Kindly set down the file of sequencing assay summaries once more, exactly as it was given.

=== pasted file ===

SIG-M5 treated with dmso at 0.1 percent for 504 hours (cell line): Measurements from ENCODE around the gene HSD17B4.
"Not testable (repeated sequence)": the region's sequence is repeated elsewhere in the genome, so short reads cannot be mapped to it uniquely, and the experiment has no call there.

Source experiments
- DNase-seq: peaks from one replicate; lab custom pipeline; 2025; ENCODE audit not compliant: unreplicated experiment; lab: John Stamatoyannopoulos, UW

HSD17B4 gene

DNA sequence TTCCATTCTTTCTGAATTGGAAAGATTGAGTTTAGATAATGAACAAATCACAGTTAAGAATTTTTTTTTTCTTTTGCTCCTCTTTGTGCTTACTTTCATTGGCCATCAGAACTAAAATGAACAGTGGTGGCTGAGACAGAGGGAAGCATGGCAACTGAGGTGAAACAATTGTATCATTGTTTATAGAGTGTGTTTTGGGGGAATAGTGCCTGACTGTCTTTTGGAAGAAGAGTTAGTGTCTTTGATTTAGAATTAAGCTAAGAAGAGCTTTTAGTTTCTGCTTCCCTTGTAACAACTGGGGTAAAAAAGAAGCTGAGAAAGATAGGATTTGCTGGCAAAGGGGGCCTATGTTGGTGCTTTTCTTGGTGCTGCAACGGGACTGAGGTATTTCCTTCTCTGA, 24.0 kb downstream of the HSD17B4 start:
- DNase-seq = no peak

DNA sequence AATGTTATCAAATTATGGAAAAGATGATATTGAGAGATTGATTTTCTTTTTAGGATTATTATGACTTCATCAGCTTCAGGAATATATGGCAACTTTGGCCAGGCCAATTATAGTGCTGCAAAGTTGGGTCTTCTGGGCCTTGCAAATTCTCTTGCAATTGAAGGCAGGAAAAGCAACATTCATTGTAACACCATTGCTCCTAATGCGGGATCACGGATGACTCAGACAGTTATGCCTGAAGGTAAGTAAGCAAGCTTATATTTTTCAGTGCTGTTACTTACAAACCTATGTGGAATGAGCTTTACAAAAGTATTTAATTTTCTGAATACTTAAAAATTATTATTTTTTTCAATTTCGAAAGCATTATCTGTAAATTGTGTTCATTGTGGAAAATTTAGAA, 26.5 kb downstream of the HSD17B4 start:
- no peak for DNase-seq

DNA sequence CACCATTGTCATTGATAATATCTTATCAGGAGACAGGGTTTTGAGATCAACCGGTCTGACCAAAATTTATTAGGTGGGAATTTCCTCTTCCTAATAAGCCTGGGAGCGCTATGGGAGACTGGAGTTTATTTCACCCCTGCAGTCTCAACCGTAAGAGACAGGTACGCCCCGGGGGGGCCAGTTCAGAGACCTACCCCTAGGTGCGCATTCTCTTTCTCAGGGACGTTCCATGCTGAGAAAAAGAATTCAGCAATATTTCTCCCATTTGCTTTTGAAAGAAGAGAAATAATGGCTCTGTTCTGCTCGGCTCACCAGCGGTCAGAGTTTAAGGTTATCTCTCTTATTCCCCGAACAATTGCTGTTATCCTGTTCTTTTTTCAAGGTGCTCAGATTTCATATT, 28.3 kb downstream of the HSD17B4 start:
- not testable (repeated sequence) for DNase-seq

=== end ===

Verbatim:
SIG-M5 treated with dmso at 0.1 percent for 504 hours (cell line): Measurements from ENCODE around the gene HSD17B4.
"Not testable (repeated sequence)": the region's sequence is repeated elsewhere in the genome, so short reads cannot be mapped to it uniquely, and the experiment has no call there.

Source experiments
- DNase-seq: peaks from one replicate; lab custom pipeline; 2025; ENCODE audit not compliant: unreplicated experiment; lab: John Stamatoyannopoulos, UW

HSD17B4 gene

DNA sequence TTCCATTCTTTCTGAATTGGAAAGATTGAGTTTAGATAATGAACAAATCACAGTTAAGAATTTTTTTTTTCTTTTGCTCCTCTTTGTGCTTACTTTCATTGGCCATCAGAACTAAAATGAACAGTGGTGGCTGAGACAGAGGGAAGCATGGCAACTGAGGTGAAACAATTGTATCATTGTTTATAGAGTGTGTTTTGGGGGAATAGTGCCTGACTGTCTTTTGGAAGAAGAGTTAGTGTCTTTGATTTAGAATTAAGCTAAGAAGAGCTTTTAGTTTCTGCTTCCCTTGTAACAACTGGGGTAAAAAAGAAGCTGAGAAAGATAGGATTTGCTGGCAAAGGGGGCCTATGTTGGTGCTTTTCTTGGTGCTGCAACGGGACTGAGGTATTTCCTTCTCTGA, 24.0 kb downstream of the HSD17B4 start:
- DNase-seq = no peak

DNA sequence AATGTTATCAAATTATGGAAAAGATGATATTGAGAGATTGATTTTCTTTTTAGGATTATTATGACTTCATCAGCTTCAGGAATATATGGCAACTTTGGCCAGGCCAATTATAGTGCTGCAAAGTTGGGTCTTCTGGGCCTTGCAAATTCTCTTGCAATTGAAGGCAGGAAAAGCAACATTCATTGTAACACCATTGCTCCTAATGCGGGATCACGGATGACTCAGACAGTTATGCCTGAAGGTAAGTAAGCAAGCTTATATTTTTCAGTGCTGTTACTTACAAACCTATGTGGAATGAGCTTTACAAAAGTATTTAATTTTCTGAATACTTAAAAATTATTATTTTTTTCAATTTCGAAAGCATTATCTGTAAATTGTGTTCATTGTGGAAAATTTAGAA, 26.5 kb downstream of the HSD17B4 start:
- no peak for DNase-seq

DNA sequence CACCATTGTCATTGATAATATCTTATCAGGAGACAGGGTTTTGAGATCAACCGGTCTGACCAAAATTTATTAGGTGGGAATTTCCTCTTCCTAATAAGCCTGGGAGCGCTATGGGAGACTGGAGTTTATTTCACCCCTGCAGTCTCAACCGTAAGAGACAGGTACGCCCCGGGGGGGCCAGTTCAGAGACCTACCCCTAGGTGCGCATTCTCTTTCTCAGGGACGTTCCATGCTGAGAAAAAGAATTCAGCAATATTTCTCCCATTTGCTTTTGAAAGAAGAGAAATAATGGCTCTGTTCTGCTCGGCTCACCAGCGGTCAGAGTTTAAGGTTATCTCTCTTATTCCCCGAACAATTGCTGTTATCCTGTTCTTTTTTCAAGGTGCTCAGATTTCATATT, 28.3 kb downstream of the HSD17B4 start:
- not testable (repeated sequence) for DNase-seq